Then, I spun out a couple of fiddle tunes, up close to the recorder. Playback: the Flemish sounded sweeter and better suited for celtic and bluegrass, but once again, the modern Italian brought some nice clarity to the party. I chose a different passage--Bach this time--and ran across the room for another long-distance take. Back and forth, back and forth, this one, that one...
And then, a strange thing began to happen. After listening to the third or fourth recording, I began to forget which one was which, and they both began to sound very similar. I don't know if it was because I began to adjust the two manually to make them sound the same, or if my ears were getting tired. Either way, my decision suddenly became clear.
When all is said and done, two different instruments of similar quality--even when taking into consideration a considerable age gap, distant birthplaces, and opposing voice qualities--seem to have very little impact on the distinct personality of the player. Each violin had something that the other did not, but nothing changes the fact that it's the same girl wearing each outfit. Take some scissors, cut along the lines, fold the tabs, and have some fun with each pretty new ensemble, but in the end, not even a magic violin will make Emily Grossman sound like anyone but Emily Grossman.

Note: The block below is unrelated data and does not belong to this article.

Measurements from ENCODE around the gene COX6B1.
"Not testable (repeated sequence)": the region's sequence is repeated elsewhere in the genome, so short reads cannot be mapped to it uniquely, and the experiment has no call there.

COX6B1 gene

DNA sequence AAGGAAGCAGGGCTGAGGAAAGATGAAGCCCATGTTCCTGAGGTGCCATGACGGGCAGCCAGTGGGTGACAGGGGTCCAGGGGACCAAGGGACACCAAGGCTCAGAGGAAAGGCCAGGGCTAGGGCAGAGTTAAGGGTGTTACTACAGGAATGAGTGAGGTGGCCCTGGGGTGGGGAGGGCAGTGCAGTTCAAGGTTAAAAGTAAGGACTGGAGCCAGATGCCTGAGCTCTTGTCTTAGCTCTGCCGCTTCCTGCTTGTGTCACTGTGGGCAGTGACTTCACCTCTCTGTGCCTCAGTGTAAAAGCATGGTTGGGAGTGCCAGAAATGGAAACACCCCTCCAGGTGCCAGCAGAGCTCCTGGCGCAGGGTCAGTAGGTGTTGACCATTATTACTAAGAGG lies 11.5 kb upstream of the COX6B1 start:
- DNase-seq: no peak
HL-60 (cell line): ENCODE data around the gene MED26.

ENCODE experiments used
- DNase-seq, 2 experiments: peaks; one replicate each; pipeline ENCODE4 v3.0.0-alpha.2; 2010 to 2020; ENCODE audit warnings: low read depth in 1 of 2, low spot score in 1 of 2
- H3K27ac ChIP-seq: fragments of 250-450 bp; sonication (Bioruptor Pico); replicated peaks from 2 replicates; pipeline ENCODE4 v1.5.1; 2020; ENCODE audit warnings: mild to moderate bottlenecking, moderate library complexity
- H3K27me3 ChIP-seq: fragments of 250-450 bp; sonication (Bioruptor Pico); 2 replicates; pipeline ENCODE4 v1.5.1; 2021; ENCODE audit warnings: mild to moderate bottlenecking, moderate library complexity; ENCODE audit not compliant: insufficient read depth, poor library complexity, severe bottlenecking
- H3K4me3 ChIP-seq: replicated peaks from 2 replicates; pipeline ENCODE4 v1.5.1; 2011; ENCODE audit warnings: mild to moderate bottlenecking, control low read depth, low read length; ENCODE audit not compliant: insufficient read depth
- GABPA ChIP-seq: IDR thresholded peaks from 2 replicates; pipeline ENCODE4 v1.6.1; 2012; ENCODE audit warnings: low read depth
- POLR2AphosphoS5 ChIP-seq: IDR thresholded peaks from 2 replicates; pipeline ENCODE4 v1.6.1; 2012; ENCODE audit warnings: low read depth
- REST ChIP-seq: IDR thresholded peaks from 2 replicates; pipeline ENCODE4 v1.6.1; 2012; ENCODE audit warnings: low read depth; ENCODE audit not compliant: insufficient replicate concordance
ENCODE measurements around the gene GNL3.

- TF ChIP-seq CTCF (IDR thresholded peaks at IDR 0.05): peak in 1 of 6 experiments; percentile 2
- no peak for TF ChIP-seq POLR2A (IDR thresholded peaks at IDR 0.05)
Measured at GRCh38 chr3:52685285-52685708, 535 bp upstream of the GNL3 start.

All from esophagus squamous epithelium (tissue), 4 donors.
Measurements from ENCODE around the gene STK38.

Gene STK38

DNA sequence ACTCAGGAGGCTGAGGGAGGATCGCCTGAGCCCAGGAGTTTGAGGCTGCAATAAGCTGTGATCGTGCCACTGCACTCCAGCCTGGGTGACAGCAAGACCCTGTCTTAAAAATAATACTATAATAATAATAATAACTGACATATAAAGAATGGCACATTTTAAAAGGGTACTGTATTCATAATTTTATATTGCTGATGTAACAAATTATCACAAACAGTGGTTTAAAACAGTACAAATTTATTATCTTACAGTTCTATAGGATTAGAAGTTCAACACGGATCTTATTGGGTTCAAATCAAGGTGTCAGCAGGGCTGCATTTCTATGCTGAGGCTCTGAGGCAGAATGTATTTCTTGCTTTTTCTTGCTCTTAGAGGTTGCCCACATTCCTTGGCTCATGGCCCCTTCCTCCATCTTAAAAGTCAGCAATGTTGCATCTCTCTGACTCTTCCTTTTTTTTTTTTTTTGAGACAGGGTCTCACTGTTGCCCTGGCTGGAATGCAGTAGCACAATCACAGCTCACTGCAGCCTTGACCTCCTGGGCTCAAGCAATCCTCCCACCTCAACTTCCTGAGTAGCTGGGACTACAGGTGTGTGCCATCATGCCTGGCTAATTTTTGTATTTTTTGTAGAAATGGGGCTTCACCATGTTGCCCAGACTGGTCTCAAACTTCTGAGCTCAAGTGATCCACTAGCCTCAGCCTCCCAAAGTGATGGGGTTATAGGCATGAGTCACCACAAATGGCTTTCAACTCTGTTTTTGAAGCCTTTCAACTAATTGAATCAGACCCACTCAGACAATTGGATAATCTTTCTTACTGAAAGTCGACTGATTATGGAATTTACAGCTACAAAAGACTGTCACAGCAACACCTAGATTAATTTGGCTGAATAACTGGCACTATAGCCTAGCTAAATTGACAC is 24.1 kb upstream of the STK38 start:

In conclusion, my most practical option at this time would be to stick with one instrument and keep saving my money to help broaden my options. Who knows, I may never meet the perfect sound. I know I haven't found it yet, but I am just as happy as ever with what I've got.
I just hope I don't fall head over heels one day with the one that I'll never be able to have.
It's been known to happen.
I suppose I could just stay home...
But what fun is that?
I have now in my possession a 1720 Flemish violin from Dan Lawrence in Kansas City. This is the violin that I couldn't stop thinking about over the past year and a half because its sound was so uniquely beautiful, and I've been wondering if perhaps its aged, warm tone would be the perfect complement for my modern Italian's bold, bright sound. Is it possible to own and play on two equally beautiful, but tonally diametric violins? Perhaps, but is it my wisest option at this time?